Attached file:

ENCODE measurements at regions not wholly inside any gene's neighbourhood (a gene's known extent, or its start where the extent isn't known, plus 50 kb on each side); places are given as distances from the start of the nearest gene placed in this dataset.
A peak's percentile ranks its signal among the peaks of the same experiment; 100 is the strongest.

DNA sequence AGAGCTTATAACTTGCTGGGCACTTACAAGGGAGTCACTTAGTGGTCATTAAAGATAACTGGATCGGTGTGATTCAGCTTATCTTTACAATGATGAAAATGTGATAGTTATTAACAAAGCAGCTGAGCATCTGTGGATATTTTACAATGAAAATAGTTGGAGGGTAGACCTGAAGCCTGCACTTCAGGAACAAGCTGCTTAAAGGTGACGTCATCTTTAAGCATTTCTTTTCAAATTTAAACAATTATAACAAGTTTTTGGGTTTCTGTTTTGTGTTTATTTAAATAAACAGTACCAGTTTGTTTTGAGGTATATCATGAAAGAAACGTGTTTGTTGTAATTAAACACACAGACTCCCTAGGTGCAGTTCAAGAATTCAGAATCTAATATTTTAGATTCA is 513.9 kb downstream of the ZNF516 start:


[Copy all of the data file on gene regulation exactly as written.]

ENCODE measurements at regions not wholly inside any gene's neighbourhood (a gene's known extent, or its start where the extent isn't known, plus 50 kb on each side); places are given as distances from the start of the nearest gene placed in this dataset.
A peak's percentile ranks its signal among the peaks of the same experiment; 100 is the strongest.

DNA sequence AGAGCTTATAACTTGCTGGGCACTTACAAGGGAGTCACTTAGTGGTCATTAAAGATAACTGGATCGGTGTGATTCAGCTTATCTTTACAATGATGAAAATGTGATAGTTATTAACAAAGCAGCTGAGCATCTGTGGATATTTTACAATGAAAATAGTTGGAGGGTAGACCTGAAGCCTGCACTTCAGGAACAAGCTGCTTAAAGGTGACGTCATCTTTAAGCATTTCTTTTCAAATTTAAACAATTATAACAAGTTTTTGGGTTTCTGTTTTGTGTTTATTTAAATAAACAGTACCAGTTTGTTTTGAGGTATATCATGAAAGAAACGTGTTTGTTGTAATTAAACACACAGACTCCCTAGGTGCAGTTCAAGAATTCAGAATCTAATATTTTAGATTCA is 513.9 kb downstream of the ZNF516 start: